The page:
In our Eye on Money series this week, we are looking into some of the costly mistakes people make with their finances.
Many families do not plan ahead for the care of aging parents, and the financial burden often falls on adult children. Nearly three in 10 Americans with a parent 65 or older say they have helped their parents financially in the past year, according to a 2014 Pew Research survey.
In her book, "," CBS News business analyst and certified financial planner Jill Schlesinger explains how you should start those difficult financial conversations and what you should be asking your parents.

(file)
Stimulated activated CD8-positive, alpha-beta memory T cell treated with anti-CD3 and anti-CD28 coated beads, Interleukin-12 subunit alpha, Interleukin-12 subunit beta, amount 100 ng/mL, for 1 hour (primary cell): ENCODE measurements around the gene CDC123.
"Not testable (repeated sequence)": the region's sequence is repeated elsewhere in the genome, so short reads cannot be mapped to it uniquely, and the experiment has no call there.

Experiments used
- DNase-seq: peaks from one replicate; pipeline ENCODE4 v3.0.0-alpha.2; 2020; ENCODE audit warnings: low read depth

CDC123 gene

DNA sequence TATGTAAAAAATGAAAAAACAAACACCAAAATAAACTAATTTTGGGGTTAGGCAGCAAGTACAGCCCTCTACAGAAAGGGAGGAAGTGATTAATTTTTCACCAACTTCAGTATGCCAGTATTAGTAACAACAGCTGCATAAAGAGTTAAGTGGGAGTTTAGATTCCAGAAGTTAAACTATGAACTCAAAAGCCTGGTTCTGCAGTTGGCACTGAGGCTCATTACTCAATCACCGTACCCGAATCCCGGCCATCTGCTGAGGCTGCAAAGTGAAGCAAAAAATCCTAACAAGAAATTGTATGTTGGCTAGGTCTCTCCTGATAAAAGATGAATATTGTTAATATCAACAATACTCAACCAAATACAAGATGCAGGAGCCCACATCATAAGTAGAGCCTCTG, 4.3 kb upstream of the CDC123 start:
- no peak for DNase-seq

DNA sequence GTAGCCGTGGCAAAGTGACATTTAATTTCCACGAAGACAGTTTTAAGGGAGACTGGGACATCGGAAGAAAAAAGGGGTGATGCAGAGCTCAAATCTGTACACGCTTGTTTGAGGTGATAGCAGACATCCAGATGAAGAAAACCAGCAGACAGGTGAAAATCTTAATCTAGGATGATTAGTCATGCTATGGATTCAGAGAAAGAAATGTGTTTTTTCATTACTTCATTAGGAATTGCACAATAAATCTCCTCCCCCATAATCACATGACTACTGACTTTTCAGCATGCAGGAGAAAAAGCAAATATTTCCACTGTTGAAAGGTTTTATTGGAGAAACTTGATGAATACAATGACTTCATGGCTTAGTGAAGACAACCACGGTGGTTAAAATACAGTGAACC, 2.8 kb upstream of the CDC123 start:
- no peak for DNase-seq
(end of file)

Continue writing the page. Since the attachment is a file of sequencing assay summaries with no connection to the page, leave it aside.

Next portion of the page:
Schlesinger advises that before you start providing assistance for your parents, you need to have a handle on your own financial life. You should have paid down any consumer debt, established an emergency fund, and maximized retirement.
When starting a conversation with your parents, Schlesinger says be careful about your tone. Take baby steps in conversation and bring up something timely, like "I saw this on 'CBS This Morning'" or "My friend's mother just moved in with her." It could also be as simple as, "It's tax season, have you filed? Did everything go OK?"
Discussing money issues with family
- Don't be judgmental
- Start the conversation slowly
- Consider bringing a 3rd party to facilitate: an accountant, investment adviser, a lawyer, or trusted friend
- Discuss finances openly
- Weigh implications for both generations
- Create and implement the plan
Financial questions to ask your parents
- Can you pay your bills?
- Do you have emergency savings?
- Do you plan to stay in home or move?
Other Costly Mistakes: